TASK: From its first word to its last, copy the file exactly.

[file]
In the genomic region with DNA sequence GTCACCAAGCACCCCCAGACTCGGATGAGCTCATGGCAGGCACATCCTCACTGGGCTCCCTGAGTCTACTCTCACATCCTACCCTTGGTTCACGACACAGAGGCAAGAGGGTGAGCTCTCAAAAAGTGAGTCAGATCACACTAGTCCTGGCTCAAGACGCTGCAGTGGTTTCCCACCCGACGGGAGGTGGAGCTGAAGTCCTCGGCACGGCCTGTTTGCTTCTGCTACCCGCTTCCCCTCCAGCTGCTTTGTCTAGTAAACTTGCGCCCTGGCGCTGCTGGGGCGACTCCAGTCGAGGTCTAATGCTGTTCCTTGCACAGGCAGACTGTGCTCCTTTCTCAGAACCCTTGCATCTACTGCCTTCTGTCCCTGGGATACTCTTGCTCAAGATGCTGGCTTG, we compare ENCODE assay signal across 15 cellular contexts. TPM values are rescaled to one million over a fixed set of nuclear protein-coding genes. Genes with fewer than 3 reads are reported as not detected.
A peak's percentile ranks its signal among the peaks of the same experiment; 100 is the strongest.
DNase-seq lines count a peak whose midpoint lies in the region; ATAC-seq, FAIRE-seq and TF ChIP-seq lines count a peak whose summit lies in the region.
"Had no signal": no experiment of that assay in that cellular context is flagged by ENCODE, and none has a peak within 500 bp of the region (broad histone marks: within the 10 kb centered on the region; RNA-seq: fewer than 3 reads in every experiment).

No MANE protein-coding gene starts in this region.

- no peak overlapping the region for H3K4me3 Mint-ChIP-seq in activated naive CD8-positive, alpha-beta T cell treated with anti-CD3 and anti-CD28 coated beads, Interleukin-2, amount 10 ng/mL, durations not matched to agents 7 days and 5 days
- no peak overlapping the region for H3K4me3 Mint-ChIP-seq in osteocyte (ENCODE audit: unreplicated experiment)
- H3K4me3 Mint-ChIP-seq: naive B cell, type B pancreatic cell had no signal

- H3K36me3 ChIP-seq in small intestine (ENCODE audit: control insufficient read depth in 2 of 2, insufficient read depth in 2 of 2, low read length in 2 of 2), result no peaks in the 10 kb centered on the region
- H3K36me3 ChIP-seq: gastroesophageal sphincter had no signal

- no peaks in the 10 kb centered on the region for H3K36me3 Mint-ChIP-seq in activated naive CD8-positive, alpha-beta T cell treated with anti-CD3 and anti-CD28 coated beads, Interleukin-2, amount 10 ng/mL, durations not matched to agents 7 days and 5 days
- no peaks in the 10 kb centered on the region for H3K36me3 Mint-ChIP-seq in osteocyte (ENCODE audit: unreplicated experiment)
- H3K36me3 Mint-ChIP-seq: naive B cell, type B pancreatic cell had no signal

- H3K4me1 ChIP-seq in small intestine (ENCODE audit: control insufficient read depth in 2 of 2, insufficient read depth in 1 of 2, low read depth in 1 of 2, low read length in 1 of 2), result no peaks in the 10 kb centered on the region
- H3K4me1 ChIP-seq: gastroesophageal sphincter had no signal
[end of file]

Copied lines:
In the genomic region with DNA sequence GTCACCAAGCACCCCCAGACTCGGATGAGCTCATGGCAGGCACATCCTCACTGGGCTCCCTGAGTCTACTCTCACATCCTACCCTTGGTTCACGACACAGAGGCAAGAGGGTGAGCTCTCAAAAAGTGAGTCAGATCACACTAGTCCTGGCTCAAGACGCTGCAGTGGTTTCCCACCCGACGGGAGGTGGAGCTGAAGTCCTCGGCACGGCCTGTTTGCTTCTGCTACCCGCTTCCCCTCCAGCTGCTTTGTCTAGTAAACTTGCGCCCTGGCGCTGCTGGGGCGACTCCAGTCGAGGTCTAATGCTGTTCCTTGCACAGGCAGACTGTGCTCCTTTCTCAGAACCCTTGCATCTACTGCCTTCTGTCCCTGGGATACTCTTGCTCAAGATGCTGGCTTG, we compare ENCODE assay signal across 15 cellular contexts. TPM values are rescaled to one million over a fixed set of nuclear protein-coding genes. Genes with fewer than 3 reads are reported as not detected.
A peak's percentile ranks its signal among the peaks of the same experiment; 100 is the strongest.
DNase-seq lines count a peak whose midpoint lies in the region; ATAC-seq, FAIRE-seq and TF ChIP-seq lines count a peak whose summit lies in the region.
"Had no signal": no experiment of that assay in that cellular context is flagged by ENCODE, and none has a peak within 500 bp of the region (broad histone marks: within the 10 kb centered on the region; RNA-seq: fewer than 3 reads in every experiment).

No MANE protein-coding gene starts in this region.

- no peak overlapping the region for H3K4me3 Mint-ChIP-seq in activated naive CD8-positive, alpha-beta T cell treated with anti-CD3 and anti-CD28 coated beads, Interleukin-2, amount 10 ng/mL, durations not matched to agents 7 days and 5 days
- no peak overlapping the region for H3K4me3 Mint-ChIP-seq in osteocyte (ENCODE audit: unreplicated experiment)
- H3K4me3 Mint-ChIP-seq: naive B cell, type B pancreatic cell had no signal

- H3K36me3 ChIP-seq in small intestine (ENCODE audit: control insufficient read depth in 2 of 2, insufficient read depth in 2 of 2, low read length in 2 of 2), result no peaks in the 10 kb centered on the region
- H3K36me3 ChIP-seq: gastroesophageal sphincter had no signal

- no peaks in the 10 kb centered on the region for H3K36me3 Mint-ChIP-seq in activated naive CD8-positive, alpha-beta T cell treated with anti-CD3 and anti-CD28 coated beads, Interleukin-2, amount 10 ng/mL, durations not matched to agents 7 days and 5 days
- no peaks in the 10 kb centered on the region for H3K36me3 Mint-ChIP-seq in osteocyte (ENCODE audit: unreplicated experiment)
- H3K36me3 Mint-ChIP-seq: naive B cell, type B pancreatic cell had no signal

- H3K4me1 ChIP-seq in small intestine (ENCODE audit: control insufficient read depth in 2 of 2, insufficient read depth in 1 of 2, low read depth in 1 of 2, low read length in 1 of 2), result no peaks in the 10 kb centered on the region
- H3K4me1 ChIP-seq: gastroesophageal sphincter had no signal